AN EVALUATION OF EFFICIENT INVENTORY MANAGEMENT SYSTEM ON THE PERFORMANCE OF TEH NIGERIA MANUFACTURING INDUSTRY

(Business Administration and Management)

AN EVALUATION OF EFFICIENT INVENTORY MANAGEMENT SYSTEM THE PERFORMANCE OF

THE NIGRIAN MANUFACTURING INDUSTRY

(CASE STUDY OF ANAMMCO IN EMENE ENUGU, STATE)

TABLE OF CONTENTS

Chapter one

Introduction

1.1 Background of the study

1.2 Statement f the problem

1.3 Purpose of the study

1.4 Significance of the study

1.5 Scope of the study

1.6 Research questions

Chapter two

Literature review

2.0 Over view

2.1 concept of inventory management

2.2 classification of inventory

2.2.1 Raw material inventory

2.2.2 The work-in-progress inventory

2.2.3 Finished goods inventory

2.2.4 Supplies inventory

2.3 purpose of inventory

2.4 decisions problems in inventory management

2.5 inventory cost

2.6 inventory control system

2.7 inventory control

2.7.1 importance of inventory control

2.7.2 objectives of inventory control

CHAPTER THREE

CHAPTER FOUR

CHAPTER FIVE

CHAPTER ONE

1.1 BACKGROUND OF THE STUDY

In many businesses, inventory is a key area of concern as inventory is what is sold. Though, on the surface this may seem to be merely physical construct, inventory management principles easily extend to services or other intangible product offering. Perhaps, the first principle of inventory is that, inventory is money, or rather, a representation of invested capital that is listed on the balance sheet as a liability, a more accurate way to think of it is that, it is an asset on the waiting, Larson (1995:30). According to Etuk (1995:50), inventory refers to the stock of resources that posses economic value, held by an organization at any point in time. These resourceful stocks can be equipments, machines, capital goods or materials etc, at various scopes.

That is to say that inventory is primarily about specifying the size and placement of stocked goods that is required at different locations within a facility or within multiple locations of a supply network to protect the regular and planned course of production against the random disturbance of running out of materials or goods. Manufacturers, distributors, and wholesales inventory tends to Cluster in warehouses, retailers, inventory may exist in a ware house or in a shop or store accessible to customers.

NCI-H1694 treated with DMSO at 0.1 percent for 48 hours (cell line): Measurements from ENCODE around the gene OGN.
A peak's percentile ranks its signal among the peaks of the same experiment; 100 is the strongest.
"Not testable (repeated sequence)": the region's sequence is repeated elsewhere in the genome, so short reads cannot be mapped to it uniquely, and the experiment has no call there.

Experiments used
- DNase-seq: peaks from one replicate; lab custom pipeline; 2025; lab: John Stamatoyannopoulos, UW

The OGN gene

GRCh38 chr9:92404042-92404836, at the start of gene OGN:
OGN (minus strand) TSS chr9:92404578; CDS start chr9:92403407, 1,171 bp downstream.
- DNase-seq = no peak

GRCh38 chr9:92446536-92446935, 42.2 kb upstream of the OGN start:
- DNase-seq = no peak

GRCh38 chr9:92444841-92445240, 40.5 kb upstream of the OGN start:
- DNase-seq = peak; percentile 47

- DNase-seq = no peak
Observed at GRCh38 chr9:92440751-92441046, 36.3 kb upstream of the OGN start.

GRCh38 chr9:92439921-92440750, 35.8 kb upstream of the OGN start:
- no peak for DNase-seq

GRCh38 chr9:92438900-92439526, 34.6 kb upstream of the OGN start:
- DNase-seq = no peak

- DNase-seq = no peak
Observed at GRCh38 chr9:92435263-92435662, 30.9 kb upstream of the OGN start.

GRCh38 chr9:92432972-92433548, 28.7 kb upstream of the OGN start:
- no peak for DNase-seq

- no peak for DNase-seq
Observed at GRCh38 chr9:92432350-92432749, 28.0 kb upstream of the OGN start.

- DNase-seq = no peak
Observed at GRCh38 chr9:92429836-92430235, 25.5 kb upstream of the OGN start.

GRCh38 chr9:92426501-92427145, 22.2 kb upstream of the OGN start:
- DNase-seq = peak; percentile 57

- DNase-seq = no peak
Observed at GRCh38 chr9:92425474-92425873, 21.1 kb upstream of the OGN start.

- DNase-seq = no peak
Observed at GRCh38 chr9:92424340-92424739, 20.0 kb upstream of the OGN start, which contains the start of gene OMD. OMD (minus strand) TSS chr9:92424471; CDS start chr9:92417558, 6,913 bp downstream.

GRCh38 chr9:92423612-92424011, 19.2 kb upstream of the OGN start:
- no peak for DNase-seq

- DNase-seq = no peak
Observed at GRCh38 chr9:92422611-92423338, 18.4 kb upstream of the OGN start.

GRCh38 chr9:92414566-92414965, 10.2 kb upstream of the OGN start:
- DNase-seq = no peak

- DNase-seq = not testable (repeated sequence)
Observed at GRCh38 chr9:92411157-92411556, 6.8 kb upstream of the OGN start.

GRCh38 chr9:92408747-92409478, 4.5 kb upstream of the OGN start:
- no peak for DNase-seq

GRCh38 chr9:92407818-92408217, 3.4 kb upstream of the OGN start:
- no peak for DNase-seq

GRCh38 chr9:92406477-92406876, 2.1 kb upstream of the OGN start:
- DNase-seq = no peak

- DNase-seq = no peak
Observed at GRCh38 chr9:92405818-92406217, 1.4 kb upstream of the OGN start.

According to Moskowitz and wright (1997:120), the scope of inventory also concerns the fine line, carrying cost of inventory, asset management, inventory forecasting, inventory valuation, inventory visibility, future inventory price forecasting, and physical inventory, available physical space for inventory, replenishment, returns and detective goods and demand forecasting. Balancing these completing requirements leads to optimal inventory levels, which is an on-going process as the business needs shift and react to the wider environment most manufacturing organizations usually divide their "goods for sale inventory into:

a. Raw materials: materials and components that scheduled for use in making a product.

b. Work-in-progress (WID): materials and components that have begun their transformation into finished goods

c. Finished goods: goods ready for sale to customers are called finished goods. Although inventories are essential and provide an alternative to production/purchase in the future, it also looks up the capital of the organization. Large inventories do not lead to high volume of output, instead it hampers production. In other wards, inventory is reviewed as a necessary evil that cannot be eliminated. It is termed as evil because maintaining inventories lies up money that could have been used for alternative purposes and it also increases carrying cost (cost associated with holding goods in stock). However, it is considered a necessary investment to achieve a workable system of production, distribution and marketing of physical goods. Dervisiotis (1981:482).